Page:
2.2. Procedures

2.2.1. Weight Control and Food Deprivation

Following the period of adaptation, the pigeons underwent daily weighting (7 days) for assessment of the average ad libitum weight and the experimental weight. Food deprivation consisted in gradual reduction of the daily food supply, until the experimental weight (80% of the ad libitum weight) was reached (7 - 10 days). The birds received ad libitum water during all the experimental period [19] .

2.2.2. Apparatus and Experimental Situation

Sessions were conducted in a wood circular arena (1.5 m diameter × 50 cm height) with white floor and border, positioned in the center of the experimental room (2.11 m wide × 3.10 m length × 2.77 m height). The floor was covered with a rough brown paper that was changed after each session. One small table (0.40 × 100 × 0.60 m) at left of the entrance door; visual stimuli like sockets, light switches, and pictures (30 cm × 40 cm) fixed in each wall of the room-red circle, blue square, green triangle or a yellow star-, were used as distal landmarks. Four points equally spaced along the arena circumference were defined as N (north), E (east), S (south) and W (west). They served as orientation points every time the pigeon was placed inside the chamber. The arena area was also virtually divided into four equal sized quadrants (NE, SE, SW and NW) [19] [22] [23] . In the SW quadrant there was a cup filled with food and covered with sand whereas in the other three quadrants identical cups were filled with plain sand. Sessions were recorded with a digital recording camera (Seykon, Mod. SK 1710-c) located 2.60 m above the center of the arena, which was connected to a monitor and computer system located in an adjoining room.

2.2.3. Habituation to the Experimental Situation

Four days preceding the beginning of the experimental sessions, the pigeons were handled at the time scheduled for experiment (8:00 to 12:00 a.m.) [24] . Two days before the first training, they had two 10 min exposures to the arena, with a 5 min interval between them (habituation to the arena). No food cups were present in the experimental arena.

2.2.4. Drugs

The phaclofen (P118-Sigma-Aldrich, USA) was diluted in 0.9% saline and administered intraperitoneally (i.p., 0.3 mg/kg) [5] immediately after the end of each training session of the pigeons in the PHAC group. Pigeons of the SAL group received i.p. administration of saline immediately following the end of each training session. Pigeons NTR group received no treatment with phaclofen or saline.

2.2.5. Training in Spatial Location of Food

Training was conducted during seven sessions, each one with six trials. The location of the correct food cup remained fixed during all the six trials―in the center of SW quadrant, 18 cm from the arena wall, but in each trial the bird was liberated at a different starting point [2] [22] [23] . The pigeons were gently placed in the arena with its head facing the wall of the arena. The lights and a digital chronometer were simultaneously turned on and the time until the first pecking in one of the food cups (latency) and the accuracy of the choice were recorded. The choice was rated as correct if the pigeon pecked the cup containing food, as error if the pigeon first pecked a cup with plain sand and as omission if no choice response occurred during the 5 min trial. After a correct choice the pigeons were allowed access to the food during 5 s. The end of the trial was signaled by lights off that occurred after this feeding period, one wrong choice or one omission of choice [19] . During the intertrial intervals (3 min), the pigeon stayed in a cage located in an adjacent room. In the first training session three grains of food were left on the top of the correct cup during the first two trials. The latency and accuracy of choice values were further validated through the transcription of the digital recording of the sessions.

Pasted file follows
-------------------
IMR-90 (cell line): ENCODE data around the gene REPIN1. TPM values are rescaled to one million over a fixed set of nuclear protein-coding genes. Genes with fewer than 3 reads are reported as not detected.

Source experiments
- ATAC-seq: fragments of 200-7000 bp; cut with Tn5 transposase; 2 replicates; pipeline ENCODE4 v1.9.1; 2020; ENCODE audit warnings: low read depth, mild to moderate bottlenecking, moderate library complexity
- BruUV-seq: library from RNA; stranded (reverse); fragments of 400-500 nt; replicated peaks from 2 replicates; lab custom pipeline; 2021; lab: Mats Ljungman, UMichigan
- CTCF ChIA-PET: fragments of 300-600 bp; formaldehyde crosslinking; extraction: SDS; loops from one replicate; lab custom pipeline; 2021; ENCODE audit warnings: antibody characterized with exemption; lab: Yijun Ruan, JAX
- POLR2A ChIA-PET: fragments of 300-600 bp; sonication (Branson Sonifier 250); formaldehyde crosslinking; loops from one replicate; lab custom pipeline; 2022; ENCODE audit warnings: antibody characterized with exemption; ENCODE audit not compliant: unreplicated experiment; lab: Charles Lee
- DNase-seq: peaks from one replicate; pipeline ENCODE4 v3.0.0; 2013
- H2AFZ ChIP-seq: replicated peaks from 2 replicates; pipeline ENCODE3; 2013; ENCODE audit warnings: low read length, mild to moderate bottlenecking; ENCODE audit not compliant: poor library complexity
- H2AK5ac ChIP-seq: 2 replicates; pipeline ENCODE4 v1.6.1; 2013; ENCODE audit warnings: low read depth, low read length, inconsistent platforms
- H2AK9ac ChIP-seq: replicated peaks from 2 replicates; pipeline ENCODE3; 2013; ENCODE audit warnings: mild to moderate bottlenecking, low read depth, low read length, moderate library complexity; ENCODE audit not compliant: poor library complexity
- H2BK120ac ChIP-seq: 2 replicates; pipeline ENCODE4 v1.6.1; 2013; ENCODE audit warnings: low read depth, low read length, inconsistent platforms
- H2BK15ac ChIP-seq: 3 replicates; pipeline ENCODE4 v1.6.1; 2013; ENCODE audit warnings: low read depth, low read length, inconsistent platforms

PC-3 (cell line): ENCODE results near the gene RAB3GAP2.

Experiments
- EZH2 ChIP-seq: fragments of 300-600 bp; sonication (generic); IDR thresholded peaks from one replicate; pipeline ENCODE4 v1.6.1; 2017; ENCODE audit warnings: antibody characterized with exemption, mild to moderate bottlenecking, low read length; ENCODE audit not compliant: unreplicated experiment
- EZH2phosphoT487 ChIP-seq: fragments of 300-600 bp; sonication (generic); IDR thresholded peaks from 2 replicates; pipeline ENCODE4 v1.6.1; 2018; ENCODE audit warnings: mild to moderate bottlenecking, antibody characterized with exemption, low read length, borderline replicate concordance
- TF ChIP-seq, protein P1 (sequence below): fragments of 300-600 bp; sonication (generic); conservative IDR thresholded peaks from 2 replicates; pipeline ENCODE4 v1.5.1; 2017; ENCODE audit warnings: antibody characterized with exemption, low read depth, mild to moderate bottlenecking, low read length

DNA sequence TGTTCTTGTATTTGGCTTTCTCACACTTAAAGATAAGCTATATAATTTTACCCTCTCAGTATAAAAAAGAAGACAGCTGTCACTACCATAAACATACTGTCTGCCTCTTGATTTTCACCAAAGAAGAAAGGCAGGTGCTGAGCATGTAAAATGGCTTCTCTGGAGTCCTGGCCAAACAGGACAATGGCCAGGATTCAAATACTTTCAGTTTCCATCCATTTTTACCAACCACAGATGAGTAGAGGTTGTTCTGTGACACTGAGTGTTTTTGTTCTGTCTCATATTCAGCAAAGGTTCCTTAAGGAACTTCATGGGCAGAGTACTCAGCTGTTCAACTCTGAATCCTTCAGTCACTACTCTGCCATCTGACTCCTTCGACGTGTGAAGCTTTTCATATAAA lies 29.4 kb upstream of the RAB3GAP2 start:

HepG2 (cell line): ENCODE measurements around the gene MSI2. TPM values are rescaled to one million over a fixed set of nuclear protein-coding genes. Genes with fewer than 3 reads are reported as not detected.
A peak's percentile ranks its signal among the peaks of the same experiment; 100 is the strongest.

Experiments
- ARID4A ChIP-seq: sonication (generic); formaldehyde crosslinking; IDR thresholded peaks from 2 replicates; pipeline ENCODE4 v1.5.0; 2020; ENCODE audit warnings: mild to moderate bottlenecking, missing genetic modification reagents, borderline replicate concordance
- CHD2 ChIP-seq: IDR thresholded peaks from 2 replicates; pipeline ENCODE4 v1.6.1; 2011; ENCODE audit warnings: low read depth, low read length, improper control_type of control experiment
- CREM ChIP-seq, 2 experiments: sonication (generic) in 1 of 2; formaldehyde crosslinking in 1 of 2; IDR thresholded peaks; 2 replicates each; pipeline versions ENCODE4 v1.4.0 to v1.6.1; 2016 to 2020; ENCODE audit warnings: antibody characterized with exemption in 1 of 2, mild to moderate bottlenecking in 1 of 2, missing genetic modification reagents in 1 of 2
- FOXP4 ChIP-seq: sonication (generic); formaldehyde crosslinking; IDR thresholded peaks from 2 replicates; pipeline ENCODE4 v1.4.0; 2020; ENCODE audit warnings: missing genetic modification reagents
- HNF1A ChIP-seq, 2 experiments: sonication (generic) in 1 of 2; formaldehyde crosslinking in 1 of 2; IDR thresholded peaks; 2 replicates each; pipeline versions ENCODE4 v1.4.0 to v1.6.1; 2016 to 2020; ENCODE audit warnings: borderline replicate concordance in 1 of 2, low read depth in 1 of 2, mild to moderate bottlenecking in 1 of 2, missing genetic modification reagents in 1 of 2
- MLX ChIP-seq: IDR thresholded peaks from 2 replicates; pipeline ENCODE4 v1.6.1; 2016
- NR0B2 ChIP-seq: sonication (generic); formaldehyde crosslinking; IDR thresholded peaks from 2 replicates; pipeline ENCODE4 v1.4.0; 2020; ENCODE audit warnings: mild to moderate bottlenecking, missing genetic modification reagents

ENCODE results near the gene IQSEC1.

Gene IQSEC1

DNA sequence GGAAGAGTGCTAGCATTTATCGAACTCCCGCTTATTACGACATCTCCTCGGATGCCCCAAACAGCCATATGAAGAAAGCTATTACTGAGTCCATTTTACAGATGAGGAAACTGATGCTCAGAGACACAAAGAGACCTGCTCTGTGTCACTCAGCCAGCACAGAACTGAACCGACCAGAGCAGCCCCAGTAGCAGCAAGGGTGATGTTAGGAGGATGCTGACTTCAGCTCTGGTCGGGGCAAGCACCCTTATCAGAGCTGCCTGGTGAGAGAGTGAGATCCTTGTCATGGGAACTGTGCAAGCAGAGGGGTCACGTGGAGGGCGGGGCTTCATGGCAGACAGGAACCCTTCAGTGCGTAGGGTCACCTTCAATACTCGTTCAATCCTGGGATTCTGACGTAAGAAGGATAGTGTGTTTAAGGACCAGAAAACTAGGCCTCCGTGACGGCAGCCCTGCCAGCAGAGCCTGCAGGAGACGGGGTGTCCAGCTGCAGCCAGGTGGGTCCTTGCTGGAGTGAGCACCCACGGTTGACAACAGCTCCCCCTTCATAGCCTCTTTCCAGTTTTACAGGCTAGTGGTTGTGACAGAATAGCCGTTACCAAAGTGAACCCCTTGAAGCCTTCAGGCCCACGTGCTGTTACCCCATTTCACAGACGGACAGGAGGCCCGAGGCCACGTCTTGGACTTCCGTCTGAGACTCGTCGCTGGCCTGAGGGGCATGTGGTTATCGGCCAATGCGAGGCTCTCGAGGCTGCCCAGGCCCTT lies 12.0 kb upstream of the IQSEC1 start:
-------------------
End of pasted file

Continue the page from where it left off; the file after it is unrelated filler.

2.2.6. Testing of Spatial Memory Persistence

This test consisted of one experimental session of spatial location of food which was conducted 7 days after the final (7th session) training session. The procedures were the same as those used during training, but no treatment was undertaken after this session [19] .

2.2.7. Immunohistochemistry Analysis of Hippocampus Tissue

After 60 min since the end of the 7th experimental session (PHAC, SAL and NTR groups), or of the testing session of memory persistence (PHACR, SALR and NTRR), the birds were anesthetized with ketamine (2 mg/kg, i.m.) and xylazine (5 mg/kg, i.m.) and underwent cardiac perfusion with 0.9% saline and 4% paraformaldehyde (PFA) in 0.1 M phosphate buffer (PB, pH 7.4). The brains were post-fixed in 4% PFA during a 4 - 6 h period and subsequently stored in a 30% sucrose solution at 4˚C for at least 48 h. The brains were sectioned (30 µm) on a sliding microtome in the coronal plane. Sections were incubated with the primary antibody (rabbit polyclonal antibody) against the Synapsin I protein (ab64581; ABCAM Cambridge, United Kingdom) diluted 1:1000 in PB containing 0.3% Triton X-100, during 12 - 16 h at 22˚C. Following three 10-min washes in PB, the sections were incubated with a biotinylated goat anti-rabbit serum (Jackson Laboratories, USA) diluted 1:200 in PB with 0.3% Triton X-100 at 22˚C for 1 h. Finally, the sections were incubated for 2 h with the avidin-biotin-peroxidase complex (ABC Elite Kit; Vector Labs, USA). Following, the sections were treated with 0.05% 3.3’-diamino- benzidine solution with 3 µL 0.01% H2O2 for 5 min. The sections were mounted on gelatin coated glass slides, dehydrated in an ethanol series, and over slipped with Permount (Fisher, USA). Sections from both brain hemispheres were examined under a light microscope. The immunoreactive cells were quantitated with the Image J software (NIH Image). The count was reported as the density of Synapsin I protein cells (cells/mm2). A minimum of 5 sections from each subject were examined. According to previous studies [25] our analysis was conducted in the hippocampus [6] [26] , considering the division which in a dorsal region (DHp) and in ventral region (VHp). These divisions were roughly corresponding to the dorsomedial region and the medial V-complex region.